# First Grade Math

Prioritized Standards |

## MAT-01.G.03
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## MAT-01.MD
## Narrative for the (MD) Measurement and DataFirst graders continue working on using direct comparison to measure—carefully, considering all endpoints—when that is appropriate. In situations where direct comparison is not possible or convenient, they should be able to use indirect comparison and explanations that draw on transitivity. Once they can compare lengths of objects by direct comparison, they could compare several items to a single item, such as finding all the objects in the classroom the same length as (or longer than, or shorter than) their forearm. Another important set of skills and understandings is ordering a set of objects by length. Directly comparing objects, indirectly comparing objects, and ordering objects by length are important practically and mathematically, but they are not length measurement, which involves assigning a number to a length. Students learn to lay physical units such as centimeter or inch manipulatives end-to-end and count them to measure a length. As students work with data in Grades K–5, they build foundations for their study of statistics and probability in Grades 6 and beyond, and they strengthen and apply what they are learning in arithmetic. Kindergarten work with data uses counting and order relations. First- and second-graders solve addition and subtraction problems in a data context. Students in Grade 1 begin to organize and represent categorical data. For example, if a collection of specimens is sorted into two piles based on which specimens have wings and which do not, students might represent the two piles of specimens on a piece of paper, by making a group of marks for each pile, as shown below (the marks could also be circles, for example). The groups of marks should be clearly labeled to reflect the attribute in question. Students in Grade 1 can ask and answer questions about categorical data based on a representation of the data. ## Calculation Method for Domains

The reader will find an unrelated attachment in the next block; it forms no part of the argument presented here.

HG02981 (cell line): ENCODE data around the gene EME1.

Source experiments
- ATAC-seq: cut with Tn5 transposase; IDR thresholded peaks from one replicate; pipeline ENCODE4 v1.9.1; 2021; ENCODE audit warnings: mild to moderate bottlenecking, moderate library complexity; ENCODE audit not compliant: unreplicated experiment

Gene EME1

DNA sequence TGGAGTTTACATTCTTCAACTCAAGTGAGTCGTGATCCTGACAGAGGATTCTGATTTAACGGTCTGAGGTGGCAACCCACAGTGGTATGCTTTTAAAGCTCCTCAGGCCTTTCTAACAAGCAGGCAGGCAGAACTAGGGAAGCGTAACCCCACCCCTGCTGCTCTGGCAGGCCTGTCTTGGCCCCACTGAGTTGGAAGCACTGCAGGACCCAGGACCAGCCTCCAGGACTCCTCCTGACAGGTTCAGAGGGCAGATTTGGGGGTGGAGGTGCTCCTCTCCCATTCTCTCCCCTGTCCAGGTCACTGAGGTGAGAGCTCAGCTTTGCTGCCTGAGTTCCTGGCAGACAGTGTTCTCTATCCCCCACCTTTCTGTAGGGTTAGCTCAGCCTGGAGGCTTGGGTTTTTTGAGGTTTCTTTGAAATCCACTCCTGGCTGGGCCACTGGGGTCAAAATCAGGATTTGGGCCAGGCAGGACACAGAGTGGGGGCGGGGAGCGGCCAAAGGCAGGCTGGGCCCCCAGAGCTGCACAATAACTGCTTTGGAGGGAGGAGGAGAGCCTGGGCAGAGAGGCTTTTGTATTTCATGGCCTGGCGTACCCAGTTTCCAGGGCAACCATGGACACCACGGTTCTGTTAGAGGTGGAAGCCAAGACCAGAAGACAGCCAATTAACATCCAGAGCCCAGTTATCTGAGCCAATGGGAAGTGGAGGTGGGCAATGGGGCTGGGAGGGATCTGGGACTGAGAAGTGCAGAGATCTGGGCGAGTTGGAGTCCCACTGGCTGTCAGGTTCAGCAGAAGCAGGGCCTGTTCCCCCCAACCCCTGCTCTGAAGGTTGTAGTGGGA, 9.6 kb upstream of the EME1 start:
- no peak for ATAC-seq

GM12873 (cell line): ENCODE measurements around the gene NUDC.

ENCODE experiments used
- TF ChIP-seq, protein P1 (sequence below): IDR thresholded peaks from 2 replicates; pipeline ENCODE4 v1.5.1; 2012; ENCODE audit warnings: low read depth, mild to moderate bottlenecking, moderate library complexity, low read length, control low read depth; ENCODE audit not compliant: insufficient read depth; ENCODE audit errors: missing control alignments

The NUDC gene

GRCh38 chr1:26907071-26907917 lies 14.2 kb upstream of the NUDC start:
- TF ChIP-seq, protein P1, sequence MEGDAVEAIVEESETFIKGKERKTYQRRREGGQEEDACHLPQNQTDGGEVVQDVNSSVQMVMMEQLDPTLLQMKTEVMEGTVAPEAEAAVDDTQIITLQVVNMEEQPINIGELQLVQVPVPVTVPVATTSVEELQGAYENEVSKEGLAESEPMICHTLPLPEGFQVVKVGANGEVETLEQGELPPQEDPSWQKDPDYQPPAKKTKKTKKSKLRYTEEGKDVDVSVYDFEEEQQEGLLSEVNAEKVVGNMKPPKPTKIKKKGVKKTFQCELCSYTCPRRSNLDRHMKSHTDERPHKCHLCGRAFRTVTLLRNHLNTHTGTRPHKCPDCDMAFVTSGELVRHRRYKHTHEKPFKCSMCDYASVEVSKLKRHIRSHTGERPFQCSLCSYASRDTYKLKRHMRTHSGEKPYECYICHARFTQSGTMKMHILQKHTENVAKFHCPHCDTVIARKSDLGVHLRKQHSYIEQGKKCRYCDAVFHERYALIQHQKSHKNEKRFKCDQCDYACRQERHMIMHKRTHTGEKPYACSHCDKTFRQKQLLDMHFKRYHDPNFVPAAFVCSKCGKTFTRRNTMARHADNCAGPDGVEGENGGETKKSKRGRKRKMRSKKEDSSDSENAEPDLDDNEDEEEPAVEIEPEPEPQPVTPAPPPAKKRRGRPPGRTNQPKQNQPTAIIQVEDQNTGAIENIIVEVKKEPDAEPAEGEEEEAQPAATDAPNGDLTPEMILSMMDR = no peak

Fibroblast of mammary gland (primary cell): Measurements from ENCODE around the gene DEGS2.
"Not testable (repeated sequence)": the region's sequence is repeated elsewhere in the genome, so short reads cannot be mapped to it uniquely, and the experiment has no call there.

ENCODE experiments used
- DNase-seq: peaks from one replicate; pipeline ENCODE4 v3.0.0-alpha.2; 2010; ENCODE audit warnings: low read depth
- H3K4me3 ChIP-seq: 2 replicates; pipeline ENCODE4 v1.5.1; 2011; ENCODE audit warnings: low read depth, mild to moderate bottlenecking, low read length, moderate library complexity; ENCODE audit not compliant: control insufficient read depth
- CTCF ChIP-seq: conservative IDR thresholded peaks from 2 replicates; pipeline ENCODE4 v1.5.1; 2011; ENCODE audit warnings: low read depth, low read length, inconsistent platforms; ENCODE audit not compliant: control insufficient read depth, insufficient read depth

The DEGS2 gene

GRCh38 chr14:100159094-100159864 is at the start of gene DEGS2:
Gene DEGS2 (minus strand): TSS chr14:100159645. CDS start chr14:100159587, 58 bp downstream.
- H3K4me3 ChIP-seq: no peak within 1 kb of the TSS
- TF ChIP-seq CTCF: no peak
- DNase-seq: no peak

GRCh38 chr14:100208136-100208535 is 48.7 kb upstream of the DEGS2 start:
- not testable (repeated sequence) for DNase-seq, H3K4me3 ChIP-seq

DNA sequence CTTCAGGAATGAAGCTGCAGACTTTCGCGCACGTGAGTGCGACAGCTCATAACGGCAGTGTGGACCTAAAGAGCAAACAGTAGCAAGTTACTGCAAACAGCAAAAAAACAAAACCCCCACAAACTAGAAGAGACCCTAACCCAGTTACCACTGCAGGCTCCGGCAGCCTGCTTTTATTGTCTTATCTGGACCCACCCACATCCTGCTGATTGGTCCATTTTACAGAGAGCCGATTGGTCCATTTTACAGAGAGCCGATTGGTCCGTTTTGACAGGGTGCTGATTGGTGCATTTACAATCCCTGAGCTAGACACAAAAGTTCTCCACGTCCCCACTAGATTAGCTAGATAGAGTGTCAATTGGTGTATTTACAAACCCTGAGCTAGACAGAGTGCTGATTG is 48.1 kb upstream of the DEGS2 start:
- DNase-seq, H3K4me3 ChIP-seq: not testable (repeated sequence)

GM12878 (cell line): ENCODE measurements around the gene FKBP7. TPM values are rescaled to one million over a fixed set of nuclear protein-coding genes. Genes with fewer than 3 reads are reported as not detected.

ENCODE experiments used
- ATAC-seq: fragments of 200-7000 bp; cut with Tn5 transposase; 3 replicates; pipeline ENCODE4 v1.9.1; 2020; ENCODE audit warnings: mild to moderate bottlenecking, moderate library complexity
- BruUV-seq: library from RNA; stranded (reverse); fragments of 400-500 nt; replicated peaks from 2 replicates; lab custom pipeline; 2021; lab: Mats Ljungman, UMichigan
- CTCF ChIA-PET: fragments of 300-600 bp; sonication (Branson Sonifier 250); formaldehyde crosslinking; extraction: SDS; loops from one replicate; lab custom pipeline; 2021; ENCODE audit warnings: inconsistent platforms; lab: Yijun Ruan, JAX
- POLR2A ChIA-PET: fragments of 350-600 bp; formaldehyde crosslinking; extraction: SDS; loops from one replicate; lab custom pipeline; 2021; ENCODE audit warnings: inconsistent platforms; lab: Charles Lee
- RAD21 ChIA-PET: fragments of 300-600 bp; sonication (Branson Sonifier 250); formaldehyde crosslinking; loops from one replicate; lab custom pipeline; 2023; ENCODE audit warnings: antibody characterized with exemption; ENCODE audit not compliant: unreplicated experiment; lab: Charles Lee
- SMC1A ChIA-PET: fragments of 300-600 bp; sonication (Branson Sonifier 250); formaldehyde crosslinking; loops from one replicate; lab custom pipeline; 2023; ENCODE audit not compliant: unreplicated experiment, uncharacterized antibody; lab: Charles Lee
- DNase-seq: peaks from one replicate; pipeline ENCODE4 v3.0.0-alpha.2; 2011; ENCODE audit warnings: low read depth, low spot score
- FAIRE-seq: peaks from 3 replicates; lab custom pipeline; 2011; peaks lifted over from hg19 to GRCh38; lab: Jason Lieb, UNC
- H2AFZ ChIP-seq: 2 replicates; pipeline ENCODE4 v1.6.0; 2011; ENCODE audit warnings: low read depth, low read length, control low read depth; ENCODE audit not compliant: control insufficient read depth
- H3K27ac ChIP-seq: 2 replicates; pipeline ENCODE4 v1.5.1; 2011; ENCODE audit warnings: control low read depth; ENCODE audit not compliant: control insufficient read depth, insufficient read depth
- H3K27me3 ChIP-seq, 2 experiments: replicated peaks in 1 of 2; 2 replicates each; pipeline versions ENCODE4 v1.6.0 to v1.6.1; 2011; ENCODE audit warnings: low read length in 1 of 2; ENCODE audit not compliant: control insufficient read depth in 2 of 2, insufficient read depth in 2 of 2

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## MAT-01.MD.03
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## MAT-01.MD.04
(MD) Measurement and Data
Cluster: Represent and interpret data.
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## MAT-01.NBT
## Narrative for the (NBT) Number and Operation in Base TenStudents’ work in the base-ten system is intertwined with their work on counting and cardinality, and with the meanings and properties of addition, subtraction, multiplication, and division. Work in the base-ten system relies on these meanings and properties, but also contributes to deepening students’ understanding of them. In first grade, students learn to view ten ones as a unit called a ten. The ability to compose and decompose this unit flexibly and to view the numbers 11 to 19 as composed of one ten and some ones allows development of efficient, general base-ten methods for addition and subtraction. Students see a two-digit numeral as representing some tens and they add and subtract using this understanding. First graders use their base-ten work to compute sums within 100 with understanding. Concrete objects or drawings afford connections with written numerical work and discussions and explanations in terms of tens and ones. First graders also engage in mental calculation, such as mentally finding 10 more or 10 less than a given two-digit number without having to count by ones. ## Calculation Method for Domains
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## MAT-01.NBT.01 | |

## MAT-01.NBT.02
(NBT) Number and Operations in Base Ten
Cluster: Understand place value.
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## MAT-01.OA
## Narrative for the (OA) Operations and Algebraic Thinking
First grade students extend their Kindergarten work in three major and interrelated ways. These include representing and solving a new type of problem situation – comparison; representing and solving problems in which the result is unknown, the change is unknown, and the start is unknown. (10 + 2 = ___; 9 + ___ = 15; ___ + 14=20); and develop more sophisticated strategies to extend addition and subtraction problem solving beyond 10, to problems within 20. Students in 1st grade begin developing an algebraic perspective many years before they will use formal algebraic symbols and methods. They read to understand the problem situation, represent the situation and its quantitative relationships with expressions and equations, and then manipulate that representation if necessary, using properties of operations and/or relationships between operations. Linking equations to concrete materials, drawings, and other representations of problem situations affords deep and flexible understandings of these building blocks of algebra. Learning where the total is in addition equations (alone on one side of the equal sign) and in subtraction equations (to the left of the minus sign) helps students move from a situation equation to a related solution equation. ## Calculation Method for Domains
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## MAT-01.OA.01
(OA) Operations and Algebraic Thinking
Cluster: Represent and solve problems involving addition and subtraction.
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## MAT-01.OA.06 | |